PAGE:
Sunscreen for the Harmful Effects of UVA and UVB Rays
As a Miami Cosmetic Dermatologist, I see many patients who enjoy the benefits of our year-round favorable climate. However, as a result of the appealing draw of the sun and sea, Floridians must take extra precautions to avoid the irreversible effects of sun damage to their skin.
In working with my patients, I continually stress the most important preventive measure for sunlovers is the use of adequate sun
Ultraviolet A (UVA) and Ultraviolet B (UVB) rays penetrate the earth’s atmosphere and play an important, destructive role in creating adverse medical conditions such as premature skin aging, eye damage (including cataracts) and skin cancer.
UV rays account for the highest levels of UV radiation reaching the earth’s surface, and they are present with relatively equal intensity throughout the year – even penetrating cloud layers and glass. UVA is the dominant tanning ray, but it is also the primary cause of cumulative skin damage that occurs over time. In fact, tanning is a protective response to UVA – the skin darkens in an imperfect attempt to prevent DNA damage caused by over-exposure to UVA. The long-term effects of UVA exposure are most commonly seen as skin aging and wrinkling, and skin cancer.
UVB rays are the chief cause of damage to the skin’s more superficial epidermal layers, causing skin reddening, sunburn and skin cancer. The intensity of these rays varies by season, location and time of day; the most significant amount of UVB hits the U.S. between 10 a.m. and 4 p.m. from April to October, and it is especially intense in South Florida.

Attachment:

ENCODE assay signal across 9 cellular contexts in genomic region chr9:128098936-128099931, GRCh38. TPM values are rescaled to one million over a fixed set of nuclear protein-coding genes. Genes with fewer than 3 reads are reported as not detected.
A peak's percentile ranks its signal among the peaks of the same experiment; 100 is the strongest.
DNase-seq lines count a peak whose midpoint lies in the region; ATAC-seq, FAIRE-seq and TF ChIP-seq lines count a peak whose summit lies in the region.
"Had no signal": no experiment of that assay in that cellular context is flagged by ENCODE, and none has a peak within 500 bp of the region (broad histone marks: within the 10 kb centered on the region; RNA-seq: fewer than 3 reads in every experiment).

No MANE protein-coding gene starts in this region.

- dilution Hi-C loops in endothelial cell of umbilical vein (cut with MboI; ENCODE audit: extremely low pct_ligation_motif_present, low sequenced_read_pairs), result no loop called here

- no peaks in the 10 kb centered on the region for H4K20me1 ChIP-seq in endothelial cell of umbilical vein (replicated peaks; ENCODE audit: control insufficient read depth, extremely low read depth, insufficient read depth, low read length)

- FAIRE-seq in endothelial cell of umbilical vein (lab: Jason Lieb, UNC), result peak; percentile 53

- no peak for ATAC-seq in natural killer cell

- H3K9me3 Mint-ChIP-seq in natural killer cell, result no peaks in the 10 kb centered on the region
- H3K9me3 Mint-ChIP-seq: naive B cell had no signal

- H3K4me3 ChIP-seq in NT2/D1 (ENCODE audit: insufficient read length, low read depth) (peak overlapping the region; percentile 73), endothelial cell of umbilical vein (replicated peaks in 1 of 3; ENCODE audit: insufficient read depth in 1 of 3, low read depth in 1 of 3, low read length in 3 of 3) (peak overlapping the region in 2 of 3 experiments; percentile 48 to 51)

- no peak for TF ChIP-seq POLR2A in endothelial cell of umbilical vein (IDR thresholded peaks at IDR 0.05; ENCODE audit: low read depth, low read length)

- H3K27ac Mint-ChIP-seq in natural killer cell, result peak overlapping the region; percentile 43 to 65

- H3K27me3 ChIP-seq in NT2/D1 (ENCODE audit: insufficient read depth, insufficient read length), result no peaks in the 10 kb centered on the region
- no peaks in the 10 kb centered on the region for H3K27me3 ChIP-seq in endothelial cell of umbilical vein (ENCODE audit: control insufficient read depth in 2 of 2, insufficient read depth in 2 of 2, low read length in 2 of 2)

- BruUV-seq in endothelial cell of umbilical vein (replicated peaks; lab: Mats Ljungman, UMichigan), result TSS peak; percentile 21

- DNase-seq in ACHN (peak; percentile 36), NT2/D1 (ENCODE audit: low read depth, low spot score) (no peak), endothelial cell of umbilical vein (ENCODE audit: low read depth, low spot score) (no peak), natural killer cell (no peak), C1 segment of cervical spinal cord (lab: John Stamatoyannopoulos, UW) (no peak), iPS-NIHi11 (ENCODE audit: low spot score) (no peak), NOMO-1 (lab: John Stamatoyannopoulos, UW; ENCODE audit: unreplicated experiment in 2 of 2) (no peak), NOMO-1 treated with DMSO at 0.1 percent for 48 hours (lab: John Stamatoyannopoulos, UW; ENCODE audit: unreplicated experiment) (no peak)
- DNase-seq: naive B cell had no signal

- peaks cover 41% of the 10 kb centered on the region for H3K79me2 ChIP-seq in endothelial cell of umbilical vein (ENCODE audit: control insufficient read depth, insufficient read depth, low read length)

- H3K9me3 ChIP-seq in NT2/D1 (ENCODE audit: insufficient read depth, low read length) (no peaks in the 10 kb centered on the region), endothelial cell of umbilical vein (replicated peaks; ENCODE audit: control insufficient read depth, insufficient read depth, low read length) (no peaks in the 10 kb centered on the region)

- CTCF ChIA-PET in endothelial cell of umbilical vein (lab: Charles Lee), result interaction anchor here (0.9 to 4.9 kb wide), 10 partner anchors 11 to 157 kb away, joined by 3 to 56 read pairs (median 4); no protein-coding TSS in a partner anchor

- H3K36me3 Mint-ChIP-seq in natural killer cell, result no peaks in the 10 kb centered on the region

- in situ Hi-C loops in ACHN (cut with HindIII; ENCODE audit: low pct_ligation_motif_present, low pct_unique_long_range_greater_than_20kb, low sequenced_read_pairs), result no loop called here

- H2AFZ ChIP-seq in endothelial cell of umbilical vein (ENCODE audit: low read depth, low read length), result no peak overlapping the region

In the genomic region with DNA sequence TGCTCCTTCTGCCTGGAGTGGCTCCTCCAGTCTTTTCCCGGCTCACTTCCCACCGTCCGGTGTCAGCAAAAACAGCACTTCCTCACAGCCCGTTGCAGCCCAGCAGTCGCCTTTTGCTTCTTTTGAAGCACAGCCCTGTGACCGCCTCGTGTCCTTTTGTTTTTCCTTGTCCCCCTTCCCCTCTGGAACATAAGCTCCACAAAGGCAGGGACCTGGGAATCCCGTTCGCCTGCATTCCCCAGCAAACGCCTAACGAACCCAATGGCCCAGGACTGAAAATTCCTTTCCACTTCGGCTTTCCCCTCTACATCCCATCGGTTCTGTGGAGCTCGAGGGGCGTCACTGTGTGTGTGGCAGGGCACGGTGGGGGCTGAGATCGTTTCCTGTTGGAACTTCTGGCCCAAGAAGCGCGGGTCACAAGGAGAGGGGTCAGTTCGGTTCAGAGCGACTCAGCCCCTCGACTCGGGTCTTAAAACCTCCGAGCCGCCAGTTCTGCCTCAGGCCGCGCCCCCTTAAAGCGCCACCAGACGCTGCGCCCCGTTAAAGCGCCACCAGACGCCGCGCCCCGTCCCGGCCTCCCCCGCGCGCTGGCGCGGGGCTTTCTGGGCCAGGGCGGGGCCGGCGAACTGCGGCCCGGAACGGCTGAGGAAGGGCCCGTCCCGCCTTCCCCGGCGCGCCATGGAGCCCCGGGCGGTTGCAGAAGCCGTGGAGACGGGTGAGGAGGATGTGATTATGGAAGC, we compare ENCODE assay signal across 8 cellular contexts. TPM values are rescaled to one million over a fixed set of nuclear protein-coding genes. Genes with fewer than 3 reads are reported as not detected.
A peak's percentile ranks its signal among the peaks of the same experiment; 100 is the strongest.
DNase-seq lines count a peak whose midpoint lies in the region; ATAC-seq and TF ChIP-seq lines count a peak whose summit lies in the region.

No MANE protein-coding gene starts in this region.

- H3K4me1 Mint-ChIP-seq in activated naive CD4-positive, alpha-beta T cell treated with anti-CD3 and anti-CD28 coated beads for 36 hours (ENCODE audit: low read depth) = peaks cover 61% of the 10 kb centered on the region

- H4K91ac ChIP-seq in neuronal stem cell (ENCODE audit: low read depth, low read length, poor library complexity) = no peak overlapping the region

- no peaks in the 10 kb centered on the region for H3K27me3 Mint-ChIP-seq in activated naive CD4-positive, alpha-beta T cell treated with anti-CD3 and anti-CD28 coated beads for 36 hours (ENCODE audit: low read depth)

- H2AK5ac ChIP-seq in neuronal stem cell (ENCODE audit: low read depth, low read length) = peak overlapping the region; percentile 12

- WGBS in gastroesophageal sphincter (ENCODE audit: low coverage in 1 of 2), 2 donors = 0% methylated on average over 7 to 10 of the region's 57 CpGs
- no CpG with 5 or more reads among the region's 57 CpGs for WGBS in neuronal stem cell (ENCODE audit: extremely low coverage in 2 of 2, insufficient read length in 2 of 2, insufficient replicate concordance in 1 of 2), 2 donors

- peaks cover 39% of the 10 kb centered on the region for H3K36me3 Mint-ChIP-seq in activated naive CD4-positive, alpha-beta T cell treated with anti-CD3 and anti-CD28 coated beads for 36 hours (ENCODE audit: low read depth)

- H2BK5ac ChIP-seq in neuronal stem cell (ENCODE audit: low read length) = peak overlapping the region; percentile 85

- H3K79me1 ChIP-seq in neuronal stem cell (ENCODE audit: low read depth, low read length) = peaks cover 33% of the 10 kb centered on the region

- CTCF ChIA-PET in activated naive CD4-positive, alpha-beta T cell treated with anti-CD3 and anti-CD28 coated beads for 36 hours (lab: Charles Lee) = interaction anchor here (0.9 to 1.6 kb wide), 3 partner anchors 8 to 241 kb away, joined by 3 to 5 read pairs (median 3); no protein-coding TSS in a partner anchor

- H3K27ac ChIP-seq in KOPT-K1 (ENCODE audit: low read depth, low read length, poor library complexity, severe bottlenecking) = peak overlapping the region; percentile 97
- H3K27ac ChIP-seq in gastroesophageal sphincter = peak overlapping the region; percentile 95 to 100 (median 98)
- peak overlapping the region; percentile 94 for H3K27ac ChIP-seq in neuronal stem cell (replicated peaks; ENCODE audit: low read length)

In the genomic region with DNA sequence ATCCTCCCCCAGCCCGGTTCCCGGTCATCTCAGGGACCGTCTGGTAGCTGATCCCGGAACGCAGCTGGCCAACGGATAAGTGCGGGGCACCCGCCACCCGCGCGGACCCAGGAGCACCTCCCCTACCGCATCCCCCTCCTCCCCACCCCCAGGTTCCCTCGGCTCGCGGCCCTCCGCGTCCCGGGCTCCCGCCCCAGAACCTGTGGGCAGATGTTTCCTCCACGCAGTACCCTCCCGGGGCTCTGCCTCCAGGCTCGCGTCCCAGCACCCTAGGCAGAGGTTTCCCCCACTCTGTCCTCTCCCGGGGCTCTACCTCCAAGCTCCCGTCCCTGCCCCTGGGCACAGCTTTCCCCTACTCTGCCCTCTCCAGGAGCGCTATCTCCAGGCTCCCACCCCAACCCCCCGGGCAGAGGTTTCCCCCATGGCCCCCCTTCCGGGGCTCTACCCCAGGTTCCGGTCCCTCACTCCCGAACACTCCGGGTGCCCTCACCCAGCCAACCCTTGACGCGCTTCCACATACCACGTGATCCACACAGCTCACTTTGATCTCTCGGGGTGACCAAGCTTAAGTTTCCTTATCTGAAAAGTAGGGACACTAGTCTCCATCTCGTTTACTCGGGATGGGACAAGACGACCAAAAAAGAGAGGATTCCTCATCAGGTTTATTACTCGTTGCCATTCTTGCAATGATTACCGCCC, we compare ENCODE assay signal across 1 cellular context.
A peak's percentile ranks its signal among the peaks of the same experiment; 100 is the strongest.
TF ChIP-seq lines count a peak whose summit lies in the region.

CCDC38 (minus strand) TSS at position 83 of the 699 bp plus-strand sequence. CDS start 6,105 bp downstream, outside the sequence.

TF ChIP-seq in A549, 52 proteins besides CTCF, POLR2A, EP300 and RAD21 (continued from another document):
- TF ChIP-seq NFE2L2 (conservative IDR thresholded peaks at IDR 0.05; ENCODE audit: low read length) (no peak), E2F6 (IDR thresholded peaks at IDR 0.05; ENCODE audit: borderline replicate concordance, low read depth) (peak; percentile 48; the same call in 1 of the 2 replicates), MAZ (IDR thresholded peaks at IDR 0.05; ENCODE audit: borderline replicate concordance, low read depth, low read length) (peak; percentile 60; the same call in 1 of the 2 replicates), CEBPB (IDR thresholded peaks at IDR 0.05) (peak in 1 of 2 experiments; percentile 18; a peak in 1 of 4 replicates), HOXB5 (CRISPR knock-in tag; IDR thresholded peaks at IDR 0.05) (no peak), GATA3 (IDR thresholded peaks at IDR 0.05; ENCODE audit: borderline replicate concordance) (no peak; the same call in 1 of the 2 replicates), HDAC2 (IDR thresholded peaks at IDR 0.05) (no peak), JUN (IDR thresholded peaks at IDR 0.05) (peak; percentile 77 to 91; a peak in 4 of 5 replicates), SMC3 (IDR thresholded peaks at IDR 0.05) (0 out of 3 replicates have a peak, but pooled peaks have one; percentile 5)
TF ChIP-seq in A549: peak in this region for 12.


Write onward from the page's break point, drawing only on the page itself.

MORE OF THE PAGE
Both UVA and UVB are harmful to your skin. In order to achieve maximal sun protection, both of these rays must be blocked. To make sure you’re getting adequate protection from these rays, look for a sunscreen with at least an SPF of 15. “SPF” only rates UVB protection, so keep in mind that a high SPF may not provide you with protection against other damaging effects such as darkening and enlarging brown spots, age spots, broken capillaries and sagging skin- all the result of UVA rays.
In order to achieve effective protection against UVA rays, look for sunscreens that contain oxybenzone, titanium dioxide and zinc oxide; in addition, also look for particular active ingredients such as Tinosorb M, Tinosorb S, Helioplex and Mexoryl.
The sun screen products I currently recommend for my patients are La Roche Anthelios Ultra Light or Fluide Suncreen (contains Mexoryl) and Neutrogena Ultra Sheer (contains Helioplex). All three of these products contain adequate protection against UVA and UVB.